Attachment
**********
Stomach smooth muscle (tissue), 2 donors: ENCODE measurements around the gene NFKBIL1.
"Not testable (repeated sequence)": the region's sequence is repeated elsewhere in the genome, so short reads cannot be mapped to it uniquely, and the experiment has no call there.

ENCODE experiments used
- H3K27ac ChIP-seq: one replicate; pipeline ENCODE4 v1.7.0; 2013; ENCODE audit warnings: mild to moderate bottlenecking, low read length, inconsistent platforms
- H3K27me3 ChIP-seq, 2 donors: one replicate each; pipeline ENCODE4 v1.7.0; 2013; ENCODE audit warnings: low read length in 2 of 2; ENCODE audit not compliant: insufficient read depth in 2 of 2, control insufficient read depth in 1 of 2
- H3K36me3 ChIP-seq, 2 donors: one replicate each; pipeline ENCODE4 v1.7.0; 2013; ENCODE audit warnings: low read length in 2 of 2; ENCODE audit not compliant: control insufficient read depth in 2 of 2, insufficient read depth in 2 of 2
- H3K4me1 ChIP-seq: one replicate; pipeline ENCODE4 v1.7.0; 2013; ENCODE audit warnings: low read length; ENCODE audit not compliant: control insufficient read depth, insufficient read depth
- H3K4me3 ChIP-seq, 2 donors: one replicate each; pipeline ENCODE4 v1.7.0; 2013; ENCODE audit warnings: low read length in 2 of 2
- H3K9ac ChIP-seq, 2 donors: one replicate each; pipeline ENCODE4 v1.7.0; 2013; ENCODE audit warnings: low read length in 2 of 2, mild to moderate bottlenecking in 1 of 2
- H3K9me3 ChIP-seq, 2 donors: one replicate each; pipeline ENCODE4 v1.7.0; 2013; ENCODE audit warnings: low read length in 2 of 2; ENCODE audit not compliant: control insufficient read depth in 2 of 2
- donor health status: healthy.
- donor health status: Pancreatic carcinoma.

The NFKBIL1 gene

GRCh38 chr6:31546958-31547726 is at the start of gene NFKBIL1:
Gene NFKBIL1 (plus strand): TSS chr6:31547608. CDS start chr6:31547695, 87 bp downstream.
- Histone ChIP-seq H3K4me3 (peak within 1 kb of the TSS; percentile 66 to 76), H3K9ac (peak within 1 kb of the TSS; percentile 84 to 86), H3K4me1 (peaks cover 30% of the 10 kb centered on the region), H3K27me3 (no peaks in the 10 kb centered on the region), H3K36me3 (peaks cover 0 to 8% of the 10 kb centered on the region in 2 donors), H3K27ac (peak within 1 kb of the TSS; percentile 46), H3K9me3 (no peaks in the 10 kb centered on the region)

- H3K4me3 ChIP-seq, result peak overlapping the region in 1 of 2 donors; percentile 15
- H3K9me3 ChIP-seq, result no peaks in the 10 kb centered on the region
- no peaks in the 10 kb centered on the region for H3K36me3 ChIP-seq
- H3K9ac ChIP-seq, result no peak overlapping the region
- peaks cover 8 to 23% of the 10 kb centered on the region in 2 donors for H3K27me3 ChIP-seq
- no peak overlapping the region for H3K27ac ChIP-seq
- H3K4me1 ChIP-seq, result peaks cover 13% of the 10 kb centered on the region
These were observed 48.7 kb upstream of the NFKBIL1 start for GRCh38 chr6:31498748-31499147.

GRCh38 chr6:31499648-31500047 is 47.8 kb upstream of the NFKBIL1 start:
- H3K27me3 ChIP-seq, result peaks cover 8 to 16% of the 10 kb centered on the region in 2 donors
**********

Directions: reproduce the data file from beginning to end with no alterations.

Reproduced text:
Stomach smooth muscle (tissue), 2 donors: ENCODE measurements around the gene NFKBIL1.
"Not testable (repeated sequence)": the region's sequence is repeated elsewhere in the genome, so short reads cannot be mapped to it uniquely, and the experiment has no call there.

ENCODE experiments used
- H3K27ac ChIP-seq: one replicate; pipeline ENCODE4 v1.7.0; 2013; ENCODE audit warnings: mild to moderate bottlenecking, low read length, inconsistent platforms
- H3K27me3 ChIP-seq, 2 donors: one replicate each; pipeline ENCODE4 v1.7.0; 2013; ENCODE audit warnings: low read length in 2 of 2; ENCODE audit not compliant: insufficient read depth in 2 of 2, control insufficient read depth in 1 of 2
- H3K36me3 ChIP-seq, 2 donors: one replicate each; pipeline ENCODE4 v1.7.0; 2013; ENCODE audit warnings: low read length in 2 of 2; ENCODE audit not compliant: control insufficient read depth in 2 of 2, insufficient read depth in 2 of 2
- H3K4me1 ChIP-seq: one replicate; pipeline ENCODE4 v1.7.0; 2013; ENCODE audit warnings: low read length; ENCODE audit not compliant: control insufficient read depth, insufficient read depth
- H3K4me3 ChIP-seq, 2 donors: one replicate each; pipeline ENCODE4 v1.7.0; 2013; ENCODE audit warnings: low read length in 2 of 2
- H3K9ac ChIP-seq, 2 donors: one replicate each; pipeline ENCODE4 v1.7.0; 2013; ENCODE audit warnings: low read length in 2 of 2, mild to moderate bottlenecking in 1 of 2
- H3K9me3 ChIP-seq, 2 donors: one replicate each; pipeline ENCODE4 v1.7.0; 2013; ENCODE audit warnings: low read length in 2 of 2; ENCODE audit not compliant: control insufficient read depth in 2 of 2
- donor health status: healthy.
- donor health status: Pancreatic carcinoma.

The NFKBIL1 gene

GRCh38 chr6:31546958-31547726 is at the start of gene NFKBIL1:
Gene NFKBIL1 (plus strand): TSS chr6:31547608. CDS start chr6:31547695, 87 bp downstream.
- Histone ChIP-seq H3K4me3 (peak within 1 kb of the TSS; percentile 66 to 76), H3K9ac (peak within 1 kb of the TSS; percentile 84 to 86), H3K4me1 (peaks cover 30% of the 10 kb centered on the region), H3K27me3 (no peaks in the 10 kb centered on the region), H3K36me3 (peaks cover 0 to 8% of the 10 kb centered on the region in 2 donors), H3K27ac (peak within 1 kb of the TSS; percentile 46), H3K9me3 (no peaks in the 10 kb centered on the region)

- H3K4me3 ChIP-seq, result peak overlapping the region in 1 of 2 donors; percentile 15
- H3K9me3 ChIP-seq, result no peaks in the 10 kb centered on the region
- no peaks in the 10 kb centered on the region for H3K36me3 ChIP-seq
- H3K9ac ChIP-seq, result no peak overlapping the region
- peaks cover 8 to 23% of the 10 kb centered on the region in 2 donors for H3K27me3 ChIP-seq
- no peak overlapping the region for H3K27ac ChIP-seq
- H3K4me1 ChIP-seq, result peaks cover 13% of the 10 kb centered on the region
These were observed 48.7 kb upstream of the NFKBIL1 start for GRCh38 chr6:31498748-31499147.

GRCh38 chr6:31499648-31500047 is 47.8 kb upstream of the NFKBIL1 start:
- H3K27me3 ChIP-seq, result peaks cover 8 to 16% of the 10 kb centered on the region in 2 donors